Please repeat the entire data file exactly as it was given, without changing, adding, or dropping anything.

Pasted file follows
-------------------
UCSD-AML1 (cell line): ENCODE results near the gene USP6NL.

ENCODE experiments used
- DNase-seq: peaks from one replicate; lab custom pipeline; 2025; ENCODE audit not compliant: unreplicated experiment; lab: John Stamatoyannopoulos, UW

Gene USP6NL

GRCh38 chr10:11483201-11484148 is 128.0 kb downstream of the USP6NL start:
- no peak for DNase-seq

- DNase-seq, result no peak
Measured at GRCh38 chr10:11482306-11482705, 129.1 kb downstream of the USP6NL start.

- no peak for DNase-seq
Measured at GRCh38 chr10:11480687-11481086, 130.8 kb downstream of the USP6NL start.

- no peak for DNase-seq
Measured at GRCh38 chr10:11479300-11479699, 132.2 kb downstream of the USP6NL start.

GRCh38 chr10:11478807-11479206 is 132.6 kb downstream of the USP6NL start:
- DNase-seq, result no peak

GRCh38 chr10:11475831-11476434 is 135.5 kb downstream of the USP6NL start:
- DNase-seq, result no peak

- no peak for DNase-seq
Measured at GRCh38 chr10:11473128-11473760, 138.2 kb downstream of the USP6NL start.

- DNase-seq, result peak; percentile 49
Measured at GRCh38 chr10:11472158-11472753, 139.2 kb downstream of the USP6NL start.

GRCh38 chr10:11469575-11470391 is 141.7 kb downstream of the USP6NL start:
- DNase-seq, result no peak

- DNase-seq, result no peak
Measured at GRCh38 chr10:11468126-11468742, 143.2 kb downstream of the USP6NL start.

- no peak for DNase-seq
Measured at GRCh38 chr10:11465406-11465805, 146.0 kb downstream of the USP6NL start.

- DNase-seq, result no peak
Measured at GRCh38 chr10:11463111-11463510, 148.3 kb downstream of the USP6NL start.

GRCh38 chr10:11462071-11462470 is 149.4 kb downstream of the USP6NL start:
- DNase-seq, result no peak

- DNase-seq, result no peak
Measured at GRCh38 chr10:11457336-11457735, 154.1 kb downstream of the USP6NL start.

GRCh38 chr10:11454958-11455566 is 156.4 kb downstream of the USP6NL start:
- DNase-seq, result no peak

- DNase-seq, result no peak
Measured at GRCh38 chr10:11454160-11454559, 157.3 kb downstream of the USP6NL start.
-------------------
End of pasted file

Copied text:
UCSD-AML1 (cell line): ENCODE results near the gene USP6NL.

ENCODE experiments used
- DNase-seq: peaks from one replicate; lab custom pipeline; 2025; ENCODE audit not compliant: unreplicated experiment; lab: John Stamatoyannopoulos, UW

Gene USP6NL

GRCh38 chr10:11483201-11484148 is 128.0 kb downstream of the USP6NL start:
- no peak for DNase-seq

- DNase-seq, result no peak
Measured at GRCh38 chr10:11482306-11482705, 129.1 kb downstream of the USP6NL start.

- no peak for DNase-seq
Measured at GRCh38 chr10:11480687-11481086, 130.8 kb downstream of the USP6NL start.

- no peak for DNase-seq
Measured at GRCh38 chr10:11479300-11479699, 132.2 kb downstream of the USP6NL start.

GRCh38 chr10:11478807-11479206 is 132.6 kb downstream of the USP6NL start:
- DNase-seq, result no peak

GRCh38 chr10:11475831-11476434 is 135.5 kb downstream of the USP6NL start:
- DNase-seq, result no peak

- no peak for DNase-seq
Measured at GRCh38 chr10:11473128-11473760, 138.2 kb downstream of the USP6NL start.

- DNase-seq, result peak; percentile 49
Measured at GRCh38 chr10:11472158-11472753, 139.2 kb downstream of the USP6NL start.

GRCh38 chr10:11469575-11470391 is 141.7 kb downstream of the USP6NL start:
- DNase-seq, result no peak

- DNase-seq, result no peak
Measured at GRCh38 chr10:11468126-11468742, 143.2 kb downstream of the USP6NL start.

- no peak for DNase-seq
Measured at GRCh38 chr10:11465406-11465805, 146.0 kb downstream of the USP6NL start.

- DNase-seq, result no peak
Measured at GRCh38 chr10:11463111-11463510, 148.3 kb downstream of the USP6NL start.

GRCh38 chr10:11462071-11462470 is 149.4 kb downstream of the USP6NL start:
- DNase-seq, result no peak

- DNase-seq, result no peak
Measured at GRCh38 chr10:11457336-11457735, 154.1 kb downstream of the USP6NL start.

GRCh38 chr10:11454958-11455566 is 156.4 kb downstream of the USP6NL start:
- DNase-seq, result no peak

- DNase-seq, result no peak
Measured at GRCh38 chr10:11454160-11454559, 157.3 kb downstream of the USP6NL start.